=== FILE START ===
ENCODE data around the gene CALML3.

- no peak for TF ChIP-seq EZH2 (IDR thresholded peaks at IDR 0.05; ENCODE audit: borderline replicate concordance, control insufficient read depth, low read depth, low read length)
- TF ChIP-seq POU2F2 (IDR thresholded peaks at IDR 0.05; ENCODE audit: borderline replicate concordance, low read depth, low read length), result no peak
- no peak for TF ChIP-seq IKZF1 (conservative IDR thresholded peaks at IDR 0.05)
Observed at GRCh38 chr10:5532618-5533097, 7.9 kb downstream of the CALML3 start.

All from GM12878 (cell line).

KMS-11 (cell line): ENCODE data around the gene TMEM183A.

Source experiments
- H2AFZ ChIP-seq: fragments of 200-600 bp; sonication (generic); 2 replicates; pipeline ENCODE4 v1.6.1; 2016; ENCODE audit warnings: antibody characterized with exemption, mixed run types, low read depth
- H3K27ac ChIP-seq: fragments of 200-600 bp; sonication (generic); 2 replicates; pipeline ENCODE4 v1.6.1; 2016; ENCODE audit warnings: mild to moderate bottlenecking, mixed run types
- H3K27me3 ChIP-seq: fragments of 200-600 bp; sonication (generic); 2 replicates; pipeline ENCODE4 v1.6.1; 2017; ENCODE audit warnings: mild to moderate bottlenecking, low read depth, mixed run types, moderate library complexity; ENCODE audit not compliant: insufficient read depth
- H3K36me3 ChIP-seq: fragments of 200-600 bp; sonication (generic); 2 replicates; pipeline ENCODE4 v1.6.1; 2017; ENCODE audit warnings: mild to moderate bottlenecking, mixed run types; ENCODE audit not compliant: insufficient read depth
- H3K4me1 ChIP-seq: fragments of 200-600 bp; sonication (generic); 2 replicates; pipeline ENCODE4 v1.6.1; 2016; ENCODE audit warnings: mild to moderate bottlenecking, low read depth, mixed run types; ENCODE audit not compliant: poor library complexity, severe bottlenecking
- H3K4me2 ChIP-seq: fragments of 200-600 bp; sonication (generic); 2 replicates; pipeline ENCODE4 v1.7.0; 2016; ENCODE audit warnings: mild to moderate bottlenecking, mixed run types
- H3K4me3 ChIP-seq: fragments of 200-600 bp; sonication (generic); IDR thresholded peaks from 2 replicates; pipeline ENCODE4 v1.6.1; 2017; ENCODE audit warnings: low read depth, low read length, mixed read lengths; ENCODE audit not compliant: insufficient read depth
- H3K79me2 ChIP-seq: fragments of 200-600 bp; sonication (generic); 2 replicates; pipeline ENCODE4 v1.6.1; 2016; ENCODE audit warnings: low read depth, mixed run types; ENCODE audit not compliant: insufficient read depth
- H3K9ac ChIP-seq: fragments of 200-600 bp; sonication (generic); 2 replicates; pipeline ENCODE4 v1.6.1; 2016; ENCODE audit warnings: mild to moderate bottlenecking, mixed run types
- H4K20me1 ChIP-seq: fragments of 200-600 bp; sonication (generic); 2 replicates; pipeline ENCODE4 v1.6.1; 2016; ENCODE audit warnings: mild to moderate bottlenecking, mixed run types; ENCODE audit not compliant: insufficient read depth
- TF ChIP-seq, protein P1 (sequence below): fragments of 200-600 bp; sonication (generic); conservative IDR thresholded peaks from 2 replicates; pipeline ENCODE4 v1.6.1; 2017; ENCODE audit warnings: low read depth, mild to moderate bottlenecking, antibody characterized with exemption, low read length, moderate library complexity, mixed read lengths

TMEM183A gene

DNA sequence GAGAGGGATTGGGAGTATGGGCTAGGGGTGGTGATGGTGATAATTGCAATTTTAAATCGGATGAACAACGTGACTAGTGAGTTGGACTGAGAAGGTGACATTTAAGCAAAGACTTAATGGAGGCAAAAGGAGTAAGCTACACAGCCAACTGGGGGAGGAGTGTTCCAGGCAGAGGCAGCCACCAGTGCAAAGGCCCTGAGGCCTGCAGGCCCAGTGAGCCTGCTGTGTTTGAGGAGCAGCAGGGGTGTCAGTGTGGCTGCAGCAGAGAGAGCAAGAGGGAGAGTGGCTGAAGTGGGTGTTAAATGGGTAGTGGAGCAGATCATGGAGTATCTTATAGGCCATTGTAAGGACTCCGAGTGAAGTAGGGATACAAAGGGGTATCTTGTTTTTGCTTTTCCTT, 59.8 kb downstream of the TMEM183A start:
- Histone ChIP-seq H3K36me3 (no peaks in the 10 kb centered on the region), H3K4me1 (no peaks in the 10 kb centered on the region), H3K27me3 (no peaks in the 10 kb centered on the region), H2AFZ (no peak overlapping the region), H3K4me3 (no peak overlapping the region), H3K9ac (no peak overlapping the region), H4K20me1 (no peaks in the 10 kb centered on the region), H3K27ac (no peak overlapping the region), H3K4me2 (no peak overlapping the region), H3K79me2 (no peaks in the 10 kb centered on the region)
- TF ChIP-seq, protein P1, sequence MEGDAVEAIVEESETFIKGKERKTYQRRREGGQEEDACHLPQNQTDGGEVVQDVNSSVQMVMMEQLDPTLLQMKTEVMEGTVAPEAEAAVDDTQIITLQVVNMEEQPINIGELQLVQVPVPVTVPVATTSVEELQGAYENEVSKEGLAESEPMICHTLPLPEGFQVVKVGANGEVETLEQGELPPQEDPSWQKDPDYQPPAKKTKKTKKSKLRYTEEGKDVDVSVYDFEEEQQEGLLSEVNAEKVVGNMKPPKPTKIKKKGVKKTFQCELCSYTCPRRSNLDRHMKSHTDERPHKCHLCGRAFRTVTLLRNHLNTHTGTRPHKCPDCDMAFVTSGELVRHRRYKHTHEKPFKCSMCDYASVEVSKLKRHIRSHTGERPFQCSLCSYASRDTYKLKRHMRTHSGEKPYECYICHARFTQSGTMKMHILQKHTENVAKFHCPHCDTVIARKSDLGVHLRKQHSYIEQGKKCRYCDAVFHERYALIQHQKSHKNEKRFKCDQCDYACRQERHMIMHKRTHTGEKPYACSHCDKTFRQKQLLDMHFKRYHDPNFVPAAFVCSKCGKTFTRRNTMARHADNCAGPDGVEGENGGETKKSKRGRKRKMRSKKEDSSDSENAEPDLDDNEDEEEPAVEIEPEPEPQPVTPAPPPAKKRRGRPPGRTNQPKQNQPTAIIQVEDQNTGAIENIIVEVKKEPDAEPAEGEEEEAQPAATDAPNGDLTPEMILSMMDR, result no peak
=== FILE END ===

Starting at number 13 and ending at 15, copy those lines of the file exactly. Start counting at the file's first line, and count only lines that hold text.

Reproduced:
- H3K4me1 ChIP-seq: fragments of 200-600 bp; sonication (generic); 2 replicates; pipeline ENCODE4 v1.6.1; 2016; ENCODE audit warnings: mild to moderate bottlenecking, low read depth, mixed run types; ENCODE audit not compliant: poor library complexity, severe bottlenecking
- H3K4me2 ChIP-seq: fragments of 200-600 bp; sonication (generic); 2 replicates; pipeline ENCODE4 v1.7.0; 2016; ENCODE audit warnings: mild to moderate bottlenecking, mixed run types
- H3K4me3 ChIP-seq: fragments of 200-600 bp; sonication (generic); IDR thresholded peaks from 2 replicates; pipeline ENCODE4 v1.6.1; 2017; ENCODE audit warnings: low read depth, low read length, mixed read lengths; ENCODE audit not compliant: insufficient read depth